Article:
Last March, Amber Dermont swiftly emerged as a contemporary fiction writer to watch after the publication of her captivating debut novel, The Starboard Sea. The striking narrative garnered many enthusiastic readers and reviews for its sure-handed, authentic prose that vividly depicts the lives and tragedies of the young men and women of Bellingham, a seaside boarding school, in 1987.
A year later, Dermont returns with her first story collection, Damage Control. The novel and collection were apart of a two-book deal with St. Martin’s Press, and a majority of the stories were written amid the writing process of The Starboard Sea. “I switched between the stories and the novel,” explains Dermont. “I don’t think it’s a bad idea to have a lot of projects going at once, rotating off and on between them.”
Similar to Starboard Sea, Dermont excavates the quietly tragic lives of her disparate constellation of characters, each one of them losing and collecting parts of themselves during the course of each narrative. Deep-seated grief serves as the primary engine of these memorable stories, with the losses of spouses, family members, and other loved ones shaping the characters’ interior lives. “The humor is often what saves the character,” she says. “Their ability to see beyond the disappointment and into some brighter light.”
The opening story, “Lyndon,” charts the strange trip of a teenage daughter and her investment-banker mother to the LBJ ranch a year after the sudden passing of the narrator’s father. The germ of the story was inspired by the four years that Dermont lived in Texas when she was earning her Ph.D. in creative writing at the University of Houston. (Dermont is also a graduate of the Iowa Writers’ Workshop.) “There was something about living in Houston that was a tremendous trigger for the imagination,” explains Dermont. “I felt a need to fill in all of that space.” Another catalyst for the story is the author’s obsession with presidential history (she is an avid reader of Robert Caro’s presidential biographies) and periodic visits to obscure presidential landmarks. “I remember seeing a 12-year-old walking around the ranch. He was wearing a Bad Religion T-shirt and waving an American flag,” she says of a visit to the historic ranch in Johnson City, Texas. “I couldn’t stop imagining their lives. The kid was the angel for the story because he didn’t make it in, but triggered the main character.”
The title story of the collection follows Martin Foster as he attempts to reconcile the recent indictment of his girlfriend, Landon, while guiding a group of seemingly hapless adolescents through etiquette school. “Over the years, I’ve assured and reassured Landon that etiquette is nothing less than the grammar of living, the rules for civilization, the means by which humanity ascended to and reached its true potential,” Dermont writes. The idea evolved from an experience in a Gender Studies course that Dermont was teaching at Bennington several years ago. “One student was an adamant non-feminist amid a class of staunch liberals,” says Dermont. “I brought in an old etiquette book because I was fascinated by Miss Manners and protocols of how we should carry ourselves.” It turns out that the young woman had gone to etiquette school and Dermont learned that the boys that attended the school were paid. “Suddenly things turned around in that moment, and I stowed away the idea for four or five years,” she says. “Sometimes with poets, they have brilliant access to immediacy. With fiction writers, the narrative and structure take time. It can be years before the appropriate architecture and image present themselves.”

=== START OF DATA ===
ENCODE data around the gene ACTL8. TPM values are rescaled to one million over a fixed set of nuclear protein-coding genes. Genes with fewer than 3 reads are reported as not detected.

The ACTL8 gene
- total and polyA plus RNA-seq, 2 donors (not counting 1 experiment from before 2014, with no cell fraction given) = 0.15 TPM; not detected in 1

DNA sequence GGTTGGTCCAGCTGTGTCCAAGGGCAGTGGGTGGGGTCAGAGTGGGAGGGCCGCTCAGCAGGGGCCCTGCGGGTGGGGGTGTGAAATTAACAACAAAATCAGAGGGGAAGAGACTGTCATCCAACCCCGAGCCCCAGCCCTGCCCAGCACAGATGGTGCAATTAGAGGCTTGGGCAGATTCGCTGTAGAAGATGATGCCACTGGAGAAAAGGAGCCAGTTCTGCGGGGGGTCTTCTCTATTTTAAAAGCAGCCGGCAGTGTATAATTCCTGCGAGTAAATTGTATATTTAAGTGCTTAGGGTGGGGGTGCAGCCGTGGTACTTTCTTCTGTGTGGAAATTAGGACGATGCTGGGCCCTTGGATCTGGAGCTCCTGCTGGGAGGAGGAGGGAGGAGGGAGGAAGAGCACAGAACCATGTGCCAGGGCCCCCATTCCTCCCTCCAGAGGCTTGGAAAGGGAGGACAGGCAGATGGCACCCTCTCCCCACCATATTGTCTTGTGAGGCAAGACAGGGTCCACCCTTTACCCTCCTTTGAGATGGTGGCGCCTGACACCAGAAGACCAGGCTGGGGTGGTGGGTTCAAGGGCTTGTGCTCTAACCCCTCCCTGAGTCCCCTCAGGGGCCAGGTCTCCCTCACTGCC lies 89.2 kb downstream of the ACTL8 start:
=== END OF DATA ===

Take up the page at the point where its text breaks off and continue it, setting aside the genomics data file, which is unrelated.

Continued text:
Currently, Dermont is working on a new novel titled The Laughing Girl, which will also be published by St. Martin’s (possibly in 2015). The narrative is inspired by the 1962 plane crash at Paris’ Orly Airport that took over a hundred lives of Atlanta’s most respected art patrons after a month-long tour of Europe’s famous museums and cultural sights. “It’s a moment in history that reflects an emergence of a new South and questions of cultural appropriation and privilege and race that is of great importance to me,” explains Dermont. “I think it’s a moment worth writing about.”
Given the historical nature of the narrative, the new project requires a different approach as well as research. “Research can be seductive,” admits Dermont. “If you are of a certain mind, you might love to pursue it more than the writing.” At Iowa, Dermont studied with the acclaimed writer Barry Hannah. “He was incredibly wise and such a great articulator of the human heart,” says Dermont. “He said that a writer didn’t need to know much about history; instead, it’s a writer’s job to write history. You want to get the details right, but you also want to think about the characters and their interiority and their place within that history—and it’s up to you to get it emotionally right.”
S. Kirk Walsh has written for Guernica, The San Francisco Chronicle, The New York Times, and The Boston Globe, among other publications. She is at work on a novel.